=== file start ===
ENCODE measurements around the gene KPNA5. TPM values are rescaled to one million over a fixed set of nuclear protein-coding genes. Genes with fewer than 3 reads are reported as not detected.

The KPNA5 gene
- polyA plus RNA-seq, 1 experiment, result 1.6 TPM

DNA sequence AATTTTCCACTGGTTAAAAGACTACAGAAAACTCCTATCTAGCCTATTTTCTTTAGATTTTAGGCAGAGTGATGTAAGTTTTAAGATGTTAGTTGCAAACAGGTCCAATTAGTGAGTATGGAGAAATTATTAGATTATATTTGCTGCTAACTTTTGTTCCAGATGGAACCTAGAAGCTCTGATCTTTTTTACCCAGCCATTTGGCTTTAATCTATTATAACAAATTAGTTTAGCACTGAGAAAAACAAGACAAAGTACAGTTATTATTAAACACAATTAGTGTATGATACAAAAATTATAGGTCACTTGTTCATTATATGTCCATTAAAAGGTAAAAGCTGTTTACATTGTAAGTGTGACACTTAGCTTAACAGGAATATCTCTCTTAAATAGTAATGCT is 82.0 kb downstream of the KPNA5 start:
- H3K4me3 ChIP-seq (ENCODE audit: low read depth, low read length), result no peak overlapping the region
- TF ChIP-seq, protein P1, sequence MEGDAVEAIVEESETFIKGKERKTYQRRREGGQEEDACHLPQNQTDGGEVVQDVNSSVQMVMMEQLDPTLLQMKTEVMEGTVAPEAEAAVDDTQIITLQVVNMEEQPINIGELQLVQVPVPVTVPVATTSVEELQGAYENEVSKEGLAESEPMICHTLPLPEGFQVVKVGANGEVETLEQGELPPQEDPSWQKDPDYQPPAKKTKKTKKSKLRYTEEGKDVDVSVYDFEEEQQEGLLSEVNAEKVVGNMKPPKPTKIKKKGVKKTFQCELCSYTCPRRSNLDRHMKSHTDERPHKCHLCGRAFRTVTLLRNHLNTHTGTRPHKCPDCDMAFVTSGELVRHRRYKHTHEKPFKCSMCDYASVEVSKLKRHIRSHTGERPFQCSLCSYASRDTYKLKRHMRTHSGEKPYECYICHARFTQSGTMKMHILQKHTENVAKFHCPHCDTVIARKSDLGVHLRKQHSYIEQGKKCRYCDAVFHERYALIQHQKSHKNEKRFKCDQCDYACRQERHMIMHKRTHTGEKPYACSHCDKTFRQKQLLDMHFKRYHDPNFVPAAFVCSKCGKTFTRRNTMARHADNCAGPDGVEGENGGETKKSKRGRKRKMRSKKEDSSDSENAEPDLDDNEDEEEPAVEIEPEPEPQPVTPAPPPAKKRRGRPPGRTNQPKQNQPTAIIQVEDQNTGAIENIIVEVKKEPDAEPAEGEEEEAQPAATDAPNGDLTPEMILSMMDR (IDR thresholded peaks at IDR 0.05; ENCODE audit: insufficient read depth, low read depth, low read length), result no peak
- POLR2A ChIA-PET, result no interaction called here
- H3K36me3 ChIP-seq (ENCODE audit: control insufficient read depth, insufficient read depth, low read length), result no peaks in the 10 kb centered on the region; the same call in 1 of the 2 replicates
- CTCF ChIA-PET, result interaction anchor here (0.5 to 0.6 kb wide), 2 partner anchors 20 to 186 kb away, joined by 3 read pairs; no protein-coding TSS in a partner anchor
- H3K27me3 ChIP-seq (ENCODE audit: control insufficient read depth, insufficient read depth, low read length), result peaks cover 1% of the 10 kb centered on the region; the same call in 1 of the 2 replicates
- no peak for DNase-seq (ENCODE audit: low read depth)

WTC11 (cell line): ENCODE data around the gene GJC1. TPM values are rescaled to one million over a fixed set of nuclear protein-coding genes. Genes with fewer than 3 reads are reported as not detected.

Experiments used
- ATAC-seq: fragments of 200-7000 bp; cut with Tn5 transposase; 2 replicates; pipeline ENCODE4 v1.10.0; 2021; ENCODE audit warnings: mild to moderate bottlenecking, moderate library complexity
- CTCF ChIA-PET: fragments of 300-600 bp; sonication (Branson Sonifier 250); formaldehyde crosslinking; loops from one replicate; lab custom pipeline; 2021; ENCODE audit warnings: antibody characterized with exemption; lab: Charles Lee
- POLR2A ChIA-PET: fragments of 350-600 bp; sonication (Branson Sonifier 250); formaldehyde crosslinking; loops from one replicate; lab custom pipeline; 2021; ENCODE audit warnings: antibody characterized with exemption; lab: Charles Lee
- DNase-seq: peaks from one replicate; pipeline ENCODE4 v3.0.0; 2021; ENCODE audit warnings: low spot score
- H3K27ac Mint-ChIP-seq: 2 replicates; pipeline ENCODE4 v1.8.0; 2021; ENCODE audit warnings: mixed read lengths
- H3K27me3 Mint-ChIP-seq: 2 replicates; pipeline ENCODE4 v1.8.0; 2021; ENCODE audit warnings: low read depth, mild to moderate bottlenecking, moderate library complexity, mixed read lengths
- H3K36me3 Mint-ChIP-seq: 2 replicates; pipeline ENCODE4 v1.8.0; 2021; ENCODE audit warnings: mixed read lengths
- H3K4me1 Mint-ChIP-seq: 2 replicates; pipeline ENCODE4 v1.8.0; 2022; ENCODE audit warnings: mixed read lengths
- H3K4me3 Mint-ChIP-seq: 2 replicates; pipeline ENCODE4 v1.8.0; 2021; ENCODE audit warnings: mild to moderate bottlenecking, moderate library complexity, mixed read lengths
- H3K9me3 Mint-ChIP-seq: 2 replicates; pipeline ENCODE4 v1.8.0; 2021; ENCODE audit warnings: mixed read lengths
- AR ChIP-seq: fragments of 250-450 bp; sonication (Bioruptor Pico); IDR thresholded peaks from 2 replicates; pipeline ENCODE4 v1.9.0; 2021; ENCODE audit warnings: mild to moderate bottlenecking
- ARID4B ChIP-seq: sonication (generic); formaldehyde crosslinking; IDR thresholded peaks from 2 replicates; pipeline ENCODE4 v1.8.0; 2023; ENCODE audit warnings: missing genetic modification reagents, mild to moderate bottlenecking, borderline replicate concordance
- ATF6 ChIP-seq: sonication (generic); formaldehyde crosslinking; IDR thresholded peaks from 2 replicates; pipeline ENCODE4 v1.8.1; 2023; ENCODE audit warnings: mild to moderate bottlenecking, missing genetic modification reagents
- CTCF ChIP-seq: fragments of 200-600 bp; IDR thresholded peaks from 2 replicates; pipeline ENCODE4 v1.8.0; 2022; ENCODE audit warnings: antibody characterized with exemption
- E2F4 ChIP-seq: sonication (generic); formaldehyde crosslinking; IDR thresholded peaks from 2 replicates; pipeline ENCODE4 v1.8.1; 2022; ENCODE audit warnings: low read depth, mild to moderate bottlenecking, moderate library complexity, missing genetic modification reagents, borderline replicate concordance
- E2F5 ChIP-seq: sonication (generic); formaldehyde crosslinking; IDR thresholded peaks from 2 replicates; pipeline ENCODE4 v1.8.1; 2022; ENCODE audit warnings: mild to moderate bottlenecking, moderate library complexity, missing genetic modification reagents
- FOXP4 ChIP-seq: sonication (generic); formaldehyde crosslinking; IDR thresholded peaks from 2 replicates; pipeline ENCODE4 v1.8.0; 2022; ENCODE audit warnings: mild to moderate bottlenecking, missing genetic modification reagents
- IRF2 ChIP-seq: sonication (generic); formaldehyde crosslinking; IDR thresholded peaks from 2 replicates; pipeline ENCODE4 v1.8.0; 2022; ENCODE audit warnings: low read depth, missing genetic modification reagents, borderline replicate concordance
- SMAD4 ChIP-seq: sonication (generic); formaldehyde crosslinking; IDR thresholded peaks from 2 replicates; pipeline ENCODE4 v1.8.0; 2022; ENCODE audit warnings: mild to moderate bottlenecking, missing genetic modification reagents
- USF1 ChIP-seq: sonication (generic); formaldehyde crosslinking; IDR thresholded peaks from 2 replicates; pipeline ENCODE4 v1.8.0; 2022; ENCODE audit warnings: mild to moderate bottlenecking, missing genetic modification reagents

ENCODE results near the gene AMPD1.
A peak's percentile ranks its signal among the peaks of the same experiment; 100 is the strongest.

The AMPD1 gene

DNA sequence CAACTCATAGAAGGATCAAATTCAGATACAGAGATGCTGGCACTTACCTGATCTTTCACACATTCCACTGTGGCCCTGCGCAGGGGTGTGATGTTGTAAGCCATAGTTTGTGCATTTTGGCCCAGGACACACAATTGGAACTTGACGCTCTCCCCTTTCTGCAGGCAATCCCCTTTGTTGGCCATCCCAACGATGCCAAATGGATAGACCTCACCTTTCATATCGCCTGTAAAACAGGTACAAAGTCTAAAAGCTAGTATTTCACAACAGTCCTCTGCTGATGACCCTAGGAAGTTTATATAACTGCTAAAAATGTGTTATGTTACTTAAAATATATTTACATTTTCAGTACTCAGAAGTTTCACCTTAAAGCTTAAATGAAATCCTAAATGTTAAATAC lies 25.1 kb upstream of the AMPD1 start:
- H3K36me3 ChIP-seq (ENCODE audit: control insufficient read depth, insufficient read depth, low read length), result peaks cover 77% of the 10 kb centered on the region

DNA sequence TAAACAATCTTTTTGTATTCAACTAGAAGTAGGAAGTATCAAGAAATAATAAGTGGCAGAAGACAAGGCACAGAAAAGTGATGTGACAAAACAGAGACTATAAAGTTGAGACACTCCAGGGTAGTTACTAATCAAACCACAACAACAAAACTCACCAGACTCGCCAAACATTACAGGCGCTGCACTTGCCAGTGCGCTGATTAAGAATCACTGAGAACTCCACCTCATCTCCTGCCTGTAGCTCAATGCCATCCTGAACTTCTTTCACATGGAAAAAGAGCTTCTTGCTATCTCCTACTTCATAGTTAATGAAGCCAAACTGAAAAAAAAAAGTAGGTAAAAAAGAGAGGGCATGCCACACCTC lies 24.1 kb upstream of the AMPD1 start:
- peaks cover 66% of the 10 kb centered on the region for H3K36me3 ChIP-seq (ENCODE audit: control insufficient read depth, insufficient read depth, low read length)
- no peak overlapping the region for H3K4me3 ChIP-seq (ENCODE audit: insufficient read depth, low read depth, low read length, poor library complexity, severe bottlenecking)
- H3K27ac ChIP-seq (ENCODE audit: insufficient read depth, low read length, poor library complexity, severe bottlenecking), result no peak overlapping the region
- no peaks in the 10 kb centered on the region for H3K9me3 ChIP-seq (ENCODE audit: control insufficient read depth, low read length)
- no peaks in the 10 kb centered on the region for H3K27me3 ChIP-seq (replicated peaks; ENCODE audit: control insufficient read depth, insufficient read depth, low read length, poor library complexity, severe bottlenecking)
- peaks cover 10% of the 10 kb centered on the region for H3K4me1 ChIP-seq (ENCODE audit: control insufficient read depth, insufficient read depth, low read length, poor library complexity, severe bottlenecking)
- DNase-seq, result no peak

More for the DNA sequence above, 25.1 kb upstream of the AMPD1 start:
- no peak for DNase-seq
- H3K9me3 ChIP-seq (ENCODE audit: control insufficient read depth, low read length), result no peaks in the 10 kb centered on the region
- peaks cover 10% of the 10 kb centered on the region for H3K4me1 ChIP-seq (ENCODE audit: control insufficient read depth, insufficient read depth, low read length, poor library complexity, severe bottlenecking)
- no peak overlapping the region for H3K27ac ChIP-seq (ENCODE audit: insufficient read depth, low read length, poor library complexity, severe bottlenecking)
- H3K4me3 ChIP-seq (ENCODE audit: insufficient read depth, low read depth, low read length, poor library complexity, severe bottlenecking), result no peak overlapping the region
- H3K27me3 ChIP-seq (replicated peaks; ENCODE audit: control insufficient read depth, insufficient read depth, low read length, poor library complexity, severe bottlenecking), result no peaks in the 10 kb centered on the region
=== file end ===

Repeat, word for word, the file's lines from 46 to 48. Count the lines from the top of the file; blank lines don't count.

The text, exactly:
- DNase-seq, result no peak

More for the DNA sequence above, 25.1 kb upstream of the AMPD1 start:
- no peak for DNase-seq